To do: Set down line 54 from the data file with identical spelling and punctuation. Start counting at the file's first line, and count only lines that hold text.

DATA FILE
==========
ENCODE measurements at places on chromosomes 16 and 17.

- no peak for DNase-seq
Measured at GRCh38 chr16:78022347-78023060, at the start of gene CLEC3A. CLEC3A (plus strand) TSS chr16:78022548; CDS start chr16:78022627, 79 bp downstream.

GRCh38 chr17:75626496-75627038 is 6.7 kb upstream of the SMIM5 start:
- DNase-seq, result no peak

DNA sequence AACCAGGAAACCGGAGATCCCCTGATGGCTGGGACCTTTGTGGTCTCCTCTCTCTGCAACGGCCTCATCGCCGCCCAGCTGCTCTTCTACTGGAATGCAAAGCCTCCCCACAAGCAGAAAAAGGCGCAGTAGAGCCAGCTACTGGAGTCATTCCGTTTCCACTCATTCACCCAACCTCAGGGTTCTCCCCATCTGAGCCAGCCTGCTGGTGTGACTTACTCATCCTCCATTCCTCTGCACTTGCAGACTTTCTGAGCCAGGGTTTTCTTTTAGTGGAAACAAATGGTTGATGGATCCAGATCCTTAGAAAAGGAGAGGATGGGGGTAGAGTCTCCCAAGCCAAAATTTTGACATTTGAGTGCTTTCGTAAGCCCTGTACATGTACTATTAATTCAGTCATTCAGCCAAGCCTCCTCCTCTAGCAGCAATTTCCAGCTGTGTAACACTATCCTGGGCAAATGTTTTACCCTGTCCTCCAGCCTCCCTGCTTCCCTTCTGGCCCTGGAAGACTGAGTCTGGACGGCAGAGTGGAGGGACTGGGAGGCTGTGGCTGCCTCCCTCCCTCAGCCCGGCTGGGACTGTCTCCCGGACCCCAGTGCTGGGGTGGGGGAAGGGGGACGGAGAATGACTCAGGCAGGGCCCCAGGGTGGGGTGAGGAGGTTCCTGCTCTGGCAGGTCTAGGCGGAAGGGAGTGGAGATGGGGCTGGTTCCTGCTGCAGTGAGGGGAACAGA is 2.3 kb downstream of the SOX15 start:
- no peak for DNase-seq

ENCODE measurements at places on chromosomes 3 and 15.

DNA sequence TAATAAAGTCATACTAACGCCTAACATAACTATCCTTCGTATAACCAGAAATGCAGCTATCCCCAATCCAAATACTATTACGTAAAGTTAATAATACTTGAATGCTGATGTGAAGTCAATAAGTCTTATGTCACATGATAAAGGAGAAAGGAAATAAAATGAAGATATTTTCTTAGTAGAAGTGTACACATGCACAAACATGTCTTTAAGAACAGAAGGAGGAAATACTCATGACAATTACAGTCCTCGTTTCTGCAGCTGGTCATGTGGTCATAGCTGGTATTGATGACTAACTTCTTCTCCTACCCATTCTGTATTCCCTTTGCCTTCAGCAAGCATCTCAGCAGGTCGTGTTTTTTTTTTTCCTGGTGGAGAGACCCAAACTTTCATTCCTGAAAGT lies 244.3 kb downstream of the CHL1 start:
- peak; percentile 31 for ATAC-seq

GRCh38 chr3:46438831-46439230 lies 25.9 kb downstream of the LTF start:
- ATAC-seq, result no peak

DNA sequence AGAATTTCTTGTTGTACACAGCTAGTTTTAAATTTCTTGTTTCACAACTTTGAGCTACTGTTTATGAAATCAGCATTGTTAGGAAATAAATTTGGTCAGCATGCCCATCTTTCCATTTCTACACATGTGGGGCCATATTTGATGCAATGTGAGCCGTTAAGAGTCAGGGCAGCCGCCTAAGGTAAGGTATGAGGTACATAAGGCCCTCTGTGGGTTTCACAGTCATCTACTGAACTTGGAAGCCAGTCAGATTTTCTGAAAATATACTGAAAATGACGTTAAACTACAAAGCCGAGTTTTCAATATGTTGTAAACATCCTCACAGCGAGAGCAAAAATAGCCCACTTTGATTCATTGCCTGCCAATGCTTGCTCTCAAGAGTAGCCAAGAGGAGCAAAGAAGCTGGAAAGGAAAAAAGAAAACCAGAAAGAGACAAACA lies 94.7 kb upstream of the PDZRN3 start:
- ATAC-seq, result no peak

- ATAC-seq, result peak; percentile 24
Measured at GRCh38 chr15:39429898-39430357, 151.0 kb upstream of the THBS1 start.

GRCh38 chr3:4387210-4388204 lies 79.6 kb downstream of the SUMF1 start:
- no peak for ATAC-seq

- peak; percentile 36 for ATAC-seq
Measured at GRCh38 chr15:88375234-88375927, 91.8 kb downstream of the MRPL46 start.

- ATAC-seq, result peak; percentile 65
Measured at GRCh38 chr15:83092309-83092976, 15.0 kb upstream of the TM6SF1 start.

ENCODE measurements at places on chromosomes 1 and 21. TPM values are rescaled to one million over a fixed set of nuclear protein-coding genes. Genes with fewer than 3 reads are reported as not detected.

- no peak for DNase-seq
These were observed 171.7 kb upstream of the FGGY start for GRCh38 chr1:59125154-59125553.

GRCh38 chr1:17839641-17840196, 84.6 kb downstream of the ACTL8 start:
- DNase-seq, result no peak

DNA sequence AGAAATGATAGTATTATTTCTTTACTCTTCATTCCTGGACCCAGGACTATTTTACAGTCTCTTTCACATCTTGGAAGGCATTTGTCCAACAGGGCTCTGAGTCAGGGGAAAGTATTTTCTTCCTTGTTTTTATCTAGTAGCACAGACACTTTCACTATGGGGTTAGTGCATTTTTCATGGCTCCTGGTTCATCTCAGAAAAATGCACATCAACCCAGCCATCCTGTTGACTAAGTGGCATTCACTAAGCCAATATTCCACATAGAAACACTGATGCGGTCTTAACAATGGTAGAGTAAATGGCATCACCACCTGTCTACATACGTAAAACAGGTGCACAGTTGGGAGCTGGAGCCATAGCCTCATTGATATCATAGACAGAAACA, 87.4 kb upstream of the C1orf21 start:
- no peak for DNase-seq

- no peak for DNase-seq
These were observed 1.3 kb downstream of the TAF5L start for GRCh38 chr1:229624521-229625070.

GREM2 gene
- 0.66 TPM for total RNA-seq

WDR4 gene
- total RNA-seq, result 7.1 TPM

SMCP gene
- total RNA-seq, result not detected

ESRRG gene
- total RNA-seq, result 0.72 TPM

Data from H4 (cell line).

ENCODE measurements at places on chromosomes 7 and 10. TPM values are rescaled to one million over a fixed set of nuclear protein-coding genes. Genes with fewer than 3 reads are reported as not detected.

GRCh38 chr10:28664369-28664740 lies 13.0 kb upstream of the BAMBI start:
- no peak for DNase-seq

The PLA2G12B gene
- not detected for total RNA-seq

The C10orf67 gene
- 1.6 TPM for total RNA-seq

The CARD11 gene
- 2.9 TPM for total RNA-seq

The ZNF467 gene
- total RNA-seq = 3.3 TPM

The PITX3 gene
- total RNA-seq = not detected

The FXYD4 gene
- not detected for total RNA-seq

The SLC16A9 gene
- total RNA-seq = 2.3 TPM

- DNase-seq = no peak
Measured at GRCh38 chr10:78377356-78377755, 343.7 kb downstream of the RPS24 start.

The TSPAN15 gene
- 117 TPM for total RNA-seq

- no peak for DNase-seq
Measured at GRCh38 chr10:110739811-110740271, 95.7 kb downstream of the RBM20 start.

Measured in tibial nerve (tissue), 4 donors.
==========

The FXYD4 gene